Caroline Hedin

Scaffolding Man

He called down from the scaffolding,
Who is the oldest the oldest man
You’ve ever kissed?

I was the 18 to his 28 years,
Barely kissed enough
To have an oldest set of lips.

He was a painter, and I was
His still-life model,
I wanted him to paint me anew –
A huckleberry leg, crimson shoulder.

When it rained, I tried to catch
The stray flecks of colour that fell
As he worked above.

I was the 18 to his 28 years,
As days elapsed, the sun blinking
On the mural more relevant
Than the one hanging outside.

A bird, confused about the coming
Of dawn at midnight, laughed
As I reminded him of his first girlfriend,
Carmen.

He finds her again, in my lips
And I am broken down into points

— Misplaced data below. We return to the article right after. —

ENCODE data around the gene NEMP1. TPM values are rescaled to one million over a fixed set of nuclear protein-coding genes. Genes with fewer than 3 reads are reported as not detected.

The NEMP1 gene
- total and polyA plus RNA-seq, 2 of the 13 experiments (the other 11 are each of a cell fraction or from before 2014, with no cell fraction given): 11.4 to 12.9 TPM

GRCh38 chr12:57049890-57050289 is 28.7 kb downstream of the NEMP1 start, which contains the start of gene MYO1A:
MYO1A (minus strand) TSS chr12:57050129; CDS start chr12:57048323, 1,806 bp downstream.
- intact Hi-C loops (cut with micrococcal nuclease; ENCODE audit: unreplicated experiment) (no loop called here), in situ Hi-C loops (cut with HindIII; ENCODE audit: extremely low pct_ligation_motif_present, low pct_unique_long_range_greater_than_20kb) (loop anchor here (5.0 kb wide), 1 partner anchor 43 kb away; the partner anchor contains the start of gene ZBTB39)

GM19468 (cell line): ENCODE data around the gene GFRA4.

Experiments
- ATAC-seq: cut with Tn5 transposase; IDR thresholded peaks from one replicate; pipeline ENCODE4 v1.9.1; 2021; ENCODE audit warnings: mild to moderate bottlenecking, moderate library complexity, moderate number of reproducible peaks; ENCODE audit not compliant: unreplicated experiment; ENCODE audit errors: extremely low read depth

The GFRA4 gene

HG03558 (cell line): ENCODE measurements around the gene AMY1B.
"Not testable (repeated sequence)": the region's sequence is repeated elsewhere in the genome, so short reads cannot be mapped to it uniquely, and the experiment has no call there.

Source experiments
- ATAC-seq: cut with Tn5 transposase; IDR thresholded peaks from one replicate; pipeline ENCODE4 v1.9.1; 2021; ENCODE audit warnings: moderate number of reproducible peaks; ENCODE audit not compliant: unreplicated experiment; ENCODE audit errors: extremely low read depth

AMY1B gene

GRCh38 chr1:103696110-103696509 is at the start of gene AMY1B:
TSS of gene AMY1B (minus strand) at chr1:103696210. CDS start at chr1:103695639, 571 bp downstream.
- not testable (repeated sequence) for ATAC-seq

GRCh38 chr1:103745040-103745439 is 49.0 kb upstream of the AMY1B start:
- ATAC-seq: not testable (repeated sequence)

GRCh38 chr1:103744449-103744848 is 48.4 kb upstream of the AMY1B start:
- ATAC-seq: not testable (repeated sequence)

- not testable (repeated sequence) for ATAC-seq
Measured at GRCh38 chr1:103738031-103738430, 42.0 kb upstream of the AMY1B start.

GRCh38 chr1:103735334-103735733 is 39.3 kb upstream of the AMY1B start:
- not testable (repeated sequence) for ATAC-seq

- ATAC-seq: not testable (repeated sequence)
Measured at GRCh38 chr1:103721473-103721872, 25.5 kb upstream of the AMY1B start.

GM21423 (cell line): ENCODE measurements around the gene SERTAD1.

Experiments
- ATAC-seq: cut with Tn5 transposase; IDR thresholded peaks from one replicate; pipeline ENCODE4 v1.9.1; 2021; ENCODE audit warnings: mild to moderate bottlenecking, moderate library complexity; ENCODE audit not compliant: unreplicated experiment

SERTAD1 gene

Of colour
Brushmarks of hips, tongue, ear lobes.

Then the work was done
Step back, pull the sheets
Wet with violet, orange, pink
Away from the edges.

I was the 18 to his 28 years,
A new layer of paint
Drying under his fingernails.

© Caroline Hedin

Bordered by farmland and the Rocky Mountains, Caroline Hedin is a young poet from Calgary, Alberta. Finally free from the constraints of the academic atmosphere of university, she is finally free to reflect on this strange piece of the universe that she has found herself. Through poetry, she tries to understand the complicated and tragic history of Canada, and she is currently discovering how to be a Canadian by learning to skate.

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1 thought on “Caroline Hedin”

  1. Bob Bradshaw said:

    Good poem! The last stanza is a knockout!

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